Most shepherds have probably heard of OPP as it is one of the three diseases included in the biosecurity panels that many laboratories offer. The USDA Sheep 2001 study tested over 21,000 samples from 682 randomly selected flocks country wide to collect data on the prevalence of OPP. They found that 36.4% of flocks had one or more animals that tested positive and overall, 24.2% of the animals tested were positive for OPP. Only 1.2% of the producers suspected that their animals were infected with OPP. This data is from over 20 years ago but still relevant as it shows a disease picked up in 1 out of 4 randomly sampled sheep, in 1 out 3 flocks and their shepherds were not aware that the disease was present.
OPP must not be an economically important disease if most shepherds don’t even know their sheep were infected, right? Well, no, the short answer is that it depends on how lucky you are. There are many subtypes of the virus and they differ in how severely infected animals are affected. The genetic susceptibility of the exposed animals also plays a large role in determining if they get infected and how soon, as well as the degree of disease that they exhibit.
There is controversy on the economic impact of OPP. Some studies have shown no difference in the production of ewes that test positive for OPP compared to negative ewes in the same flock, while others have shown a profound effect. The testimonials of shepherds that have eradicated OPP from their flocks have shown major improvements once free of the disease. The OPP society (https://oppsociety.org/library/) has multiple personal stories from shepherds that have successfully eradicated the disease.
OPP is caused by a Small Ruminant Lentivirus (SRLV). This virus is in the Retroviridae family and Lentivirus genus and shares this genus with the viruses that cause HIV in people, FIV (Feline Immunodeficiency Virus) in cats and EIA (Equine Infectious Anemia) in horses. SRLV causes OPP in sheep, known as Maedi-Visna (MV) in other countries, and Caprine Arthritis-Encephalitis (CAE) in goats. There is a lot of genetic diversity in SRLV with many subtypes that can infect both sheep and goats. Not all subtypes cause severe disease and some are more pathogenic in sheep and others in goats. The virus causes lifelong infection, typically replicates slowly and usually only causes clinical disease in sheep that are over two years old.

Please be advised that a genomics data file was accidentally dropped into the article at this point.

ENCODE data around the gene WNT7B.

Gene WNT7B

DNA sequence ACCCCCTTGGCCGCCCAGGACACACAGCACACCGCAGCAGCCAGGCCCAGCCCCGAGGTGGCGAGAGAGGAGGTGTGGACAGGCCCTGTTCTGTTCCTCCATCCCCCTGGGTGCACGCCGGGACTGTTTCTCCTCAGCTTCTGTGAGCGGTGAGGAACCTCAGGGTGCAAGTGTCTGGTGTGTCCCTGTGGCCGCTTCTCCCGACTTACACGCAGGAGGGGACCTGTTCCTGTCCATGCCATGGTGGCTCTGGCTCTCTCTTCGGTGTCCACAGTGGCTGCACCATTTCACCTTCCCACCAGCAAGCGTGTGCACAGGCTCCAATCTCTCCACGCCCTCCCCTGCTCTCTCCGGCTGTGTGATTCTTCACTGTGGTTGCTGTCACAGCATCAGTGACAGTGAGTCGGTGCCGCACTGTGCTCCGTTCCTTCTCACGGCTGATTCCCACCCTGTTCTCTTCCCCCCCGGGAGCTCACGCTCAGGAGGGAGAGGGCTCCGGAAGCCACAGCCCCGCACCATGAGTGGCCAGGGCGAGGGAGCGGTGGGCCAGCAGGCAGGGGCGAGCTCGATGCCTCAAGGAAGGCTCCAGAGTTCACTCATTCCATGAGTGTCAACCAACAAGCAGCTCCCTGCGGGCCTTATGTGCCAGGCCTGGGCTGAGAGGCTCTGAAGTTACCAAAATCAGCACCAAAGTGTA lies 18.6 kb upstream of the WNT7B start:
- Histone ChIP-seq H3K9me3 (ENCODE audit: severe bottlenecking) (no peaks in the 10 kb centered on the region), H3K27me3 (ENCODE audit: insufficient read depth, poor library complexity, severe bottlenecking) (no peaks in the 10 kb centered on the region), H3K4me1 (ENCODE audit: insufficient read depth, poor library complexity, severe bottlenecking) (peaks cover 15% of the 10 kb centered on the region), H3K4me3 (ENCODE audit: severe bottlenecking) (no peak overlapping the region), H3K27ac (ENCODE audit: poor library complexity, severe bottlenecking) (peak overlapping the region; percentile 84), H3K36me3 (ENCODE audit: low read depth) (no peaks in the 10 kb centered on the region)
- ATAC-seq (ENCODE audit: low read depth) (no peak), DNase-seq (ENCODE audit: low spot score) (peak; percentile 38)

Clinical signs develop slowly and therefore older animals are much more likely to show signs of disease. SRLV has an affinity for monocytes and macrophages. Monocytes are a type of white blood cell that circulate in the bloodstream and then migrate into tissues and mature into macrophages. Macrophages are tissue white blood cells that fight infection and clean up dead tissue cells in the organs where they reside. These infected macrophages produce more virus and cause chronic inflammation in the affected organs. Chronic inflammation, over time, leads to an increase in lymphocytes in the affected organs and eventually to the replacement of normal tissue with lymphoid tissues that do not perform the normal function of the tissues that it replaced. These “lymphoid infiltrates” also take up space that impedes the normal functioning of the remaining normal tissues. Different symptoms can be seen depending on the organ(s) that are affected in a particular animal. Remember, animals can replicate and spread infection before they become visibly ill.